If Derek Fisher could do it all over again, he wouldn’t accept the New York Knicks’ head coaching position—not unless he knew he wouldn’t have to run the triangle offense.
Speaking on FS1, Fisher admitted that he didn’t ask enough questions before agreeing to coach the Knicks under team president Phil Jackson (via the New York Daily News‘ Stefan Bondy):
“I wasn’t smart enough to ask the right questions going into taking and accepting the job,” Fisher told FS1. “What are you going to expect of me? Do I have to run the triangle? If I don’t want to run the triangle, is that going to be a problem for you? Those are things I wasn’t prepared to do coming straight from being a player. Steve Kerr was prepared to do that. Which is probably why he didn’t take the job in New York. He knew how to ask those questions coming from the place of experience that he’s been in Phoenix and just maybe just being out the game a little longer than I. So I put myself in a tough position to start.”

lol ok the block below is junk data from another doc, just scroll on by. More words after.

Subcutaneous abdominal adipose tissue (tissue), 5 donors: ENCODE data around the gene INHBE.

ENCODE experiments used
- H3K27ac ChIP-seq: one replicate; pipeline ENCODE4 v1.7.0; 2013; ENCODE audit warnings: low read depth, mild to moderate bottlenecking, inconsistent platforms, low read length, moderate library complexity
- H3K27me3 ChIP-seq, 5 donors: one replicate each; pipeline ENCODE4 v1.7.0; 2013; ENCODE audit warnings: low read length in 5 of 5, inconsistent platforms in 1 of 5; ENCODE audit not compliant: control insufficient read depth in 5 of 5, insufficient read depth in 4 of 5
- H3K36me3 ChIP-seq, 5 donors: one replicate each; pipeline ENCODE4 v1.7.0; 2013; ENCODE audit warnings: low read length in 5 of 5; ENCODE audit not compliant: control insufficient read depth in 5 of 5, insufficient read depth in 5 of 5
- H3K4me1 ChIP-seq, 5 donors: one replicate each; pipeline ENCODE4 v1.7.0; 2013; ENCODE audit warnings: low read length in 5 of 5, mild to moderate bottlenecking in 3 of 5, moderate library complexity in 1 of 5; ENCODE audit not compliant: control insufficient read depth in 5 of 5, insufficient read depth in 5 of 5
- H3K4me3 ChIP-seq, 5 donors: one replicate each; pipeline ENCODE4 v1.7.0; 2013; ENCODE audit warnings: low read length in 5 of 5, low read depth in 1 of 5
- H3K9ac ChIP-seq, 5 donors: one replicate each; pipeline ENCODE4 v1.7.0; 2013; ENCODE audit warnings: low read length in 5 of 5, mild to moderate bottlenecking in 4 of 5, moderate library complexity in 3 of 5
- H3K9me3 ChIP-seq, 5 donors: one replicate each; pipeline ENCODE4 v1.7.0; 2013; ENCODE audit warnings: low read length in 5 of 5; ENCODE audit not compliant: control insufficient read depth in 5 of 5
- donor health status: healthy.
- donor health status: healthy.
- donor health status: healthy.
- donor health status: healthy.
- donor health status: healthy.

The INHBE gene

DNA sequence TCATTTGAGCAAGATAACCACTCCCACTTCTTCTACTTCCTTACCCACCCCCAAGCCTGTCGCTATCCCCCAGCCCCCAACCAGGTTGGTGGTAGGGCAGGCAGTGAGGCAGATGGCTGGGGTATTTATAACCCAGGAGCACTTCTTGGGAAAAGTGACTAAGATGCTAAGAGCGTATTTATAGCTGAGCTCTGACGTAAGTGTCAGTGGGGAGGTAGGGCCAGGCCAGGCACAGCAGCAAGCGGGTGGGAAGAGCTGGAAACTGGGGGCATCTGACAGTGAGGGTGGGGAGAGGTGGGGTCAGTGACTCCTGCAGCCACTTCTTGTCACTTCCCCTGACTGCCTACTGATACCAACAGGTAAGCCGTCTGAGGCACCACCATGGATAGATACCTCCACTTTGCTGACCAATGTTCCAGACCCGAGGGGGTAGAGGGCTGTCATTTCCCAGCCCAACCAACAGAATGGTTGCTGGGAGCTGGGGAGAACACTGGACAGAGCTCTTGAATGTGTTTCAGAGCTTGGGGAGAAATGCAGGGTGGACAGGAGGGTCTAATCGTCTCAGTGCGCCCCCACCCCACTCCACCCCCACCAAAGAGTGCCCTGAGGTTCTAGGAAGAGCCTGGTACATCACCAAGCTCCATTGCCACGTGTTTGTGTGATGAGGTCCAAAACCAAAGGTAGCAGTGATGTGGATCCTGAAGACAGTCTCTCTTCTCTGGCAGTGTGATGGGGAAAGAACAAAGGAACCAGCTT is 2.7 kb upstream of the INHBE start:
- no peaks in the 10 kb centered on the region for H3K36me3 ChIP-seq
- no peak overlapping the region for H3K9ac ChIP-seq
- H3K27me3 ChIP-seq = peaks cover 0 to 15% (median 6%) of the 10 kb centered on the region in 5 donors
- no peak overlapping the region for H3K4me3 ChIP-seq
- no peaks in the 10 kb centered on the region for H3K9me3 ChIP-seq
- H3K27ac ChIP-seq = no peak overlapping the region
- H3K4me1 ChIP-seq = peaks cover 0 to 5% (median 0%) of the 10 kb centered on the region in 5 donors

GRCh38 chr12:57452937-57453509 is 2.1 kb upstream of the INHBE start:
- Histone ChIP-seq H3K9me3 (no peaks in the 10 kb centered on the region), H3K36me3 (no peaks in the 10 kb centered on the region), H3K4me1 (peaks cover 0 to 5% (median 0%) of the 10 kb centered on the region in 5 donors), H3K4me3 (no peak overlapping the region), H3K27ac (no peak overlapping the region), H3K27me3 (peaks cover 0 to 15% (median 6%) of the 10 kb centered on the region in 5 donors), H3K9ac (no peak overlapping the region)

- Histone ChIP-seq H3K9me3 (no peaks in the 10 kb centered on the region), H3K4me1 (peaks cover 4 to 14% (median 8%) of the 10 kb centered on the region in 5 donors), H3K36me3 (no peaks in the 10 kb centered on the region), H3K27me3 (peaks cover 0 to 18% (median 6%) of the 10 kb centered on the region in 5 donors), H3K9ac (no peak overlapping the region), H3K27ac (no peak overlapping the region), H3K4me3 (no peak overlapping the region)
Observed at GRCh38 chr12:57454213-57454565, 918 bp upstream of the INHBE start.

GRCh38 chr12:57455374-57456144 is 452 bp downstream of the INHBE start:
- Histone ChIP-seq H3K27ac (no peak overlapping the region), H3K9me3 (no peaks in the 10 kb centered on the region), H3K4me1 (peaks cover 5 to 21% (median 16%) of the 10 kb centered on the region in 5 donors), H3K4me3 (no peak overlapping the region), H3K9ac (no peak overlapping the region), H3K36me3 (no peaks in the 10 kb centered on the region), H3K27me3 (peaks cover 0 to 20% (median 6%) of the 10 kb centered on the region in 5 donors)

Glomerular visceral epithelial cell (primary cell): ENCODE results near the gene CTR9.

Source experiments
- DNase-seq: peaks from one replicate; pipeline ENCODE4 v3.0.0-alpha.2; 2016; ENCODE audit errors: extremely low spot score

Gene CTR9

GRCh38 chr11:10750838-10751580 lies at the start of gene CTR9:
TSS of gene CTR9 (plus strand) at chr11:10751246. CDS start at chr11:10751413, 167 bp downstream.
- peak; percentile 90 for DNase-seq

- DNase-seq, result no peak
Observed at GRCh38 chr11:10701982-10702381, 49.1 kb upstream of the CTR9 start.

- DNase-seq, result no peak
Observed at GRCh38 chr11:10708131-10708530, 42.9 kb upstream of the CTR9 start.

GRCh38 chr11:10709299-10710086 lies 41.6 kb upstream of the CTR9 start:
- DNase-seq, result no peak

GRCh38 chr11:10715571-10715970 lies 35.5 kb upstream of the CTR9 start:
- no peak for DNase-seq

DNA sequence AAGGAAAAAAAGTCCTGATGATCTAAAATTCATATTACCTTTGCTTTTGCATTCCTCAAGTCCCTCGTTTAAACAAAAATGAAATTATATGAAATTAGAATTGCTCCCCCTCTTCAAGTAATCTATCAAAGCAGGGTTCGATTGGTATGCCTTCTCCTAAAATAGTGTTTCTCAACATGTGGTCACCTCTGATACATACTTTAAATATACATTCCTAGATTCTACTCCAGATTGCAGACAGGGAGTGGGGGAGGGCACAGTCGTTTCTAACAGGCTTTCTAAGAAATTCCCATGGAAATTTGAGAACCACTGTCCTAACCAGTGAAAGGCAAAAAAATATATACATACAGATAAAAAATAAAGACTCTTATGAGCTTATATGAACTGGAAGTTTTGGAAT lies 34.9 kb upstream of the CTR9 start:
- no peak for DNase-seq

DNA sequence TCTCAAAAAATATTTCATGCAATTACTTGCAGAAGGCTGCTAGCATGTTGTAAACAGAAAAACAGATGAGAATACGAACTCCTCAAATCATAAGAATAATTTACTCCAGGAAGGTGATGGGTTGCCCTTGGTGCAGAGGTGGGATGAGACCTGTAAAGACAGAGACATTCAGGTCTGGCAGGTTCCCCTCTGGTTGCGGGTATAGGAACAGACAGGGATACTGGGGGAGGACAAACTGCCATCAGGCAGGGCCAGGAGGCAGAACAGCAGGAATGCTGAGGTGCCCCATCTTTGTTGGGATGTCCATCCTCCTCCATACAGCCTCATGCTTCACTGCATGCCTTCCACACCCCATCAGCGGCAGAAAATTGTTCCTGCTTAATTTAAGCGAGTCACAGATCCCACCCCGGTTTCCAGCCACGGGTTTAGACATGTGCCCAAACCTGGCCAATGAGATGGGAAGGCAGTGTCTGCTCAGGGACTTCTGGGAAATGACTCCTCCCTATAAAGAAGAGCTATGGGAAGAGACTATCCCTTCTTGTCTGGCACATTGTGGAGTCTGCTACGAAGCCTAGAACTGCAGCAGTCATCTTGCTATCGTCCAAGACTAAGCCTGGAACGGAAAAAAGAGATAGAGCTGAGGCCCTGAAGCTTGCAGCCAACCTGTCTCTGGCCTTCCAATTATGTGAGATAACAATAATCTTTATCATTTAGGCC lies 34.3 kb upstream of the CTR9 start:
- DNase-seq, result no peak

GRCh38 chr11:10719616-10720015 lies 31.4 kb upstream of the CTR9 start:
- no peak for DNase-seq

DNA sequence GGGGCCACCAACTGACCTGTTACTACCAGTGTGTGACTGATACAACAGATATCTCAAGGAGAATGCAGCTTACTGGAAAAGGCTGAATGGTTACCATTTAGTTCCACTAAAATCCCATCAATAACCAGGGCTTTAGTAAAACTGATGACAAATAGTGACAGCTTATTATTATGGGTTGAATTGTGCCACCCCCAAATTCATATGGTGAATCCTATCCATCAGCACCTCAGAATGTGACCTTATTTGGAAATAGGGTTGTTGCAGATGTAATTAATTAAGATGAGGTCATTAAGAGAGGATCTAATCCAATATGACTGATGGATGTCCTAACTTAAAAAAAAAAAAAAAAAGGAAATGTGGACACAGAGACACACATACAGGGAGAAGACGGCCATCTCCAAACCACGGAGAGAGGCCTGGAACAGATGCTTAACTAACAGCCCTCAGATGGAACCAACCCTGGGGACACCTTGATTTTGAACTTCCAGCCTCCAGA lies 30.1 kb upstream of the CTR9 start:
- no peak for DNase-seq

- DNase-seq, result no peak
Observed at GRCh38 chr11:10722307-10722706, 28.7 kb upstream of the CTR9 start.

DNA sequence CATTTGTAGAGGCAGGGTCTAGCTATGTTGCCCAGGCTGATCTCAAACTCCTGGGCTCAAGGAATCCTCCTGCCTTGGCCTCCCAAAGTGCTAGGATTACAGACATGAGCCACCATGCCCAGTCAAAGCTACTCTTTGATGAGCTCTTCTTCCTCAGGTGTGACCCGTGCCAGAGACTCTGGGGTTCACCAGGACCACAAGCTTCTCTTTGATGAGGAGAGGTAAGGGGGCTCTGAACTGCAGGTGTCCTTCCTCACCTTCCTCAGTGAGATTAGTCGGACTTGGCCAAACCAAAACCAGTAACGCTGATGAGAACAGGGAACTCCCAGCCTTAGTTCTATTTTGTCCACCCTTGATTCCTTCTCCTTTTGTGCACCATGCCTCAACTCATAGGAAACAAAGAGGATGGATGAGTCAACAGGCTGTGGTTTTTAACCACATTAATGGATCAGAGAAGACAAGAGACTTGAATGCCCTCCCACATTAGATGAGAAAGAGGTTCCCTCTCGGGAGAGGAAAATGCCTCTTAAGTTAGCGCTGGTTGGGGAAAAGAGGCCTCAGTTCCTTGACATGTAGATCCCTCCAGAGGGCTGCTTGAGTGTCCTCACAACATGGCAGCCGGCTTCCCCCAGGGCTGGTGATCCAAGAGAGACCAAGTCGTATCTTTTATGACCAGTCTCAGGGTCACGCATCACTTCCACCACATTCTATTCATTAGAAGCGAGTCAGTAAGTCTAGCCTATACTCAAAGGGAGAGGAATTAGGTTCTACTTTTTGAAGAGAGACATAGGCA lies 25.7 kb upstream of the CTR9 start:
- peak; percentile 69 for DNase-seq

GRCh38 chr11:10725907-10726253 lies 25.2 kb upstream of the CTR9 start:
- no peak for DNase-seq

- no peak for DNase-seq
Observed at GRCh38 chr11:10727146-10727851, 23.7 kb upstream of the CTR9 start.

Hindsight is, well, you know…But Fisher isn’t off-base here. New York was his first taste of the head-coaching process. He had only just retired as a player before accepting the position. We can bemoan how he skipped steps, and how his connection to Jackson landed him that gig, but he’s taking a perfectly reasonable stance here.
Of course, maybe Fisher shouldn’t have been so trusting of Jackson in general. Steve Kerr spurned the Knicks when negotiations got weird. And everyone from the outside looking in seemed to know the Zen Master would try to leave his fingerprints all over the on-court product. Though the Knicks tried conveying the message that their coach—be it Derek Fisher or Jeff Hornacek—would only need to incorporate elements of the triangle, its importance to Jackson was the NBA’s worst-kept secret. This was arguably a situation Fisher, and then Hornacek, should have seen coming from miles away.
Ah, well. Live and learn and what not. At least Fisher knows better should he ever enter the running for another head-coaching gig.